U.S. Imports, Including Top Categories, Challenges, and Opportunities

Love Imported Goods, But Hate Losing American Jobs?

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The United States imported $2.9 trillion in 2017. That includes $2.4 trillion in goods and $534 billion in services. 

America is the world's largest importer.  Its imports vastly exceed those of second-place China, importing $1.731 trillion, and the European Union, which imports $1.727 trillion. Combined, these countries import $5.8 trillion, or one-third of the world's total imports of $15.34 trillion. They’re the world's best customers. 

Top U.S. Imports

The largest U.S. import category is capital goods at $641 billion. Businesses import $128 billion in telecommunications and semiconductors. They also import $128 billion in computers and related equipment.

Consumer goods is almost as large, at $602 billion. Most of this is cell phones and TVs ($132 billion). Next is apparel and footwear ($124 billion) and pharmaceutical preparations ($110 billion).

U.S. manufacturers import $508 billion of industrial supplies. Of this, $183 billion is oil and petroleum products. The United States also imports $359 billion worth of automobiles and $138 billion in food. 

Services is a large and growing category. In 2017, U.S. service imports totaled $534 billion. Almost half was travel and transportation services, at $236 billion. The next was computer services and other business services, at $141 billion. Finance and insurance services were $76 billion. Government services was $21 billion. 

More than half of U.S. imports come from five countries: China, Canada, Mexico, Japan, and Germany

Blame Imports for the Trade Deficit

The United States imports more than it exports. That's despite being the third-largest exporter in the world. The biggest exporters are the European Union and China. That creates a trade deficit of $566 billion.  Even though America exports billions in oil, consumer goods and automotive products, it imports even more of those same categories.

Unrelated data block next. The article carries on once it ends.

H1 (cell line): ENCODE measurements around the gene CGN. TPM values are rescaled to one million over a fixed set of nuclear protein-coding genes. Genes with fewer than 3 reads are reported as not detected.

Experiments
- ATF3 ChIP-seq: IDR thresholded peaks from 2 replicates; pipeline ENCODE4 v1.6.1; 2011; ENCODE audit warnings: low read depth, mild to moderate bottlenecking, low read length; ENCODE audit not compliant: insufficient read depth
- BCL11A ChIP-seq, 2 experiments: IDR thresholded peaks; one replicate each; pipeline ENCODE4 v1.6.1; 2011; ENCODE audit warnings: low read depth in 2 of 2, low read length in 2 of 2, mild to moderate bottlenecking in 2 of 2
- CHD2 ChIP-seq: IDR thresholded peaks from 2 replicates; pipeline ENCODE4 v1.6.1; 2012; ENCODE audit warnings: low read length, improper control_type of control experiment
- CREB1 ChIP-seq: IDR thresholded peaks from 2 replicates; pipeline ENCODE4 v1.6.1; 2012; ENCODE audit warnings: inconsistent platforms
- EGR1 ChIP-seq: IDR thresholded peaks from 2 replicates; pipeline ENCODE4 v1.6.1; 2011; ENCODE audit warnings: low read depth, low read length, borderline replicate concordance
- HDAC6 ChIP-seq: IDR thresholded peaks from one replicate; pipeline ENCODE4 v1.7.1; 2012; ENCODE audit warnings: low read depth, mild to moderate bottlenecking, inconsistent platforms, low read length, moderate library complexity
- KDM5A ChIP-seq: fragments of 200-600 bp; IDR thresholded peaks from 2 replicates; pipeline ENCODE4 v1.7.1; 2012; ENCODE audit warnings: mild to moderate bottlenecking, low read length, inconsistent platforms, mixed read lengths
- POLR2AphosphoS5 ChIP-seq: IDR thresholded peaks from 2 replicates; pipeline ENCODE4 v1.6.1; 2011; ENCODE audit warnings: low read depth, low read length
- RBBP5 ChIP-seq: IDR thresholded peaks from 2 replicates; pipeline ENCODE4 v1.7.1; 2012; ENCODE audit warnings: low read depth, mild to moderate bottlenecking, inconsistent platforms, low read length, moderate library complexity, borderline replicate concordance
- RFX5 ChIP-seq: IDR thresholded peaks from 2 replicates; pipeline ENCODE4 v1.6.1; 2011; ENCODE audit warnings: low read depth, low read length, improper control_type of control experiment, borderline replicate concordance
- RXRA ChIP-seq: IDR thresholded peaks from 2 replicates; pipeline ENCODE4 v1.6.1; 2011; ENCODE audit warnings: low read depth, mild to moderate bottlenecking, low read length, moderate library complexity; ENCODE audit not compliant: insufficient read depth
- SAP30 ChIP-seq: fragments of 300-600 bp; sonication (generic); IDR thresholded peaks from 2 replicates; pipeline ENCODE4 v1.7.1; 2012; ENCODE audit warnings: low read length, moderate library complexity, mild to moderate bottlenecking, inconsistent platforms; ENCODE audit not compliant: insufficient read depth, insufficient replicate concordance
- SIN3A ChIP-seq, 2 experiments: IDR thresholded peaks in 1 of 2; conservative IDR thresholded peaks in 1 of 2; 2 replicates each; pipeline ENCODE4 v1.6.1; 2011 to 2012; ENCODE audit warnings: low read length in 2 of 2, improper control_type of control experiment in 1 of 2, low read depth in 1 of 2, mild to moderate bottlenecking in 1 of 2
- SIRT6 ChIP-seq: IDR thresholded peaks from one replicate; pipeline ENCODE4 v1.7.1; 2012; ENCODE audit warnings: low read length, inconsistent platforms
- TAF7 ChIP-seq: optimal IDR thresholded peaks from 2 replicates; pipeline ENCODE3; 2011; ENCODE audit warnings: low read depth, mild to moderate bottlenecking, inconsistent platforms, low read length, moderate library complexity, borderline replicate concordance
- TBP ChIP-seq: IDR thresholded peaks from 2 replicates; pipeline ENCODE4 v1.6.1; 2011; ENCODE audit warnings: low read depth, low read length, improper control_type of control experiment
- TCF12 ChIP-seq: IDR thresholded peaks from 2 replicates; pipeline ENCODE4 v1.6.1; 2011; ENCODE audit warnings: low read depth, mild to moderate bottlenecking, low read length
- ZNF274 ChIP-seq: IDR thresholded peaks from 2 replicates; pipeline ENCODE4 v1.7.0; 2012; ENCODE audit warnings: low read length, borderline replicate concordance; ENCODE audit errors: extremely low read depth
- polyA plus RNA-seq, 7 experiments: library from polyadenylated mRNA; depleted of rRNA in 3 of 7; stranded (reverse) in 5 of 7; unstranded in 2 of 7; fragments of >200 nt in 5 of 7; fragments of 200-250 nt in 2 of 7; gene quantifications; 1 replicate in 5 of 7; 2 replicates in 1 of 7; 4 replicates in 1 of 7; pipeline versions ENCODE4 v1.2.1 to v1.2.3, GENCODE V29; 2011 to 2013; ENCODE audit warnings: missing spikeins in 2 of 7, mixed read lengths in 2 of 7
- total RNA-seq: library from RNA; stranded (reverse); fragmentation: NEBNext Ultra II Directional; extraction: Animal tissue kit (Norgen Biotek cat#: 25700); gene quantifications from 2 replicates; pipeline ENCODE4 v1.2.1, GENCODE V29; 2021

Low-Cost Imports Cost U.S. Jobs

Everything that is imported is obviously not made in America. For that reason, it creates U.S. unemployment.  

The biggest change occurred with the growth of imports from China. In 2007, 28 percent of all imports were from China and other low-income countries. This was a dramatic rise from 2000, when this value was only 15 percent.

At the same time, the United States was losing manufacturing jobs according to a study in the American Economic Review. It found that in 2000, more than 10 percent of the labor force worked in manufacturing. By 2007, it had dropped to 8.7 percent. Not all of these losses were from outsourcing. Some were from the rise in robotics.

The study also found that job losses hit some communities harder than others. The cities and towns that lost out to Chinese competition also experienced higher costs for unemployment compensation, disability payments, health care and early retirement. A study by Illinois Wesleyan University showed that  $1 billion in imports from China reduced U.S. manufacturing by 0.48 percent. 

At the same time, imports do create U.S. jobs in transportation, distribution, and marketing. For example, the Heritage Foundation estimated that imports from China created 500,000 of these jobs. But it's unlikely that these job gains offset the job losses in manufacturing. 

Why America Imports So Much

Although America CAN produce all it needs, China, Mexico, and other emerging market countries can produce it for less. Their cost of living is lower, which allows them to pay their workers less. That makes them better at producing what U.S. consumers want than American companies are. This is called the theory of comparative advantage.

For example, Indian technology companies can pay their workers just $7,000 a year, much lower than the U.S. minimum wage. In other words, there's trade-off between plentiful U.S. jobs and low-cost products. That's just one of the  ways IT outsourcing affects the economy.

Many people say we should only buy items that are "Made in America." That would solve the problem only if everyone were willing to pay higher prices. 

President Trump wants to force Americans to make this trade-off. He has threatened China and Mexico with higher tariffs on their imports. He has pulled the United States out of the Trans-Pacific Partnership and threatens to do the same with the North American Free Trade Agreement.  

 If Trump dumps NAFTA, it may create more U.S. manufacturing jobs but raise the price of many imports. Those higher costs may in turn put many U.S. companies out of business.

How the U.S. Imports Are Part of the Balance of Payments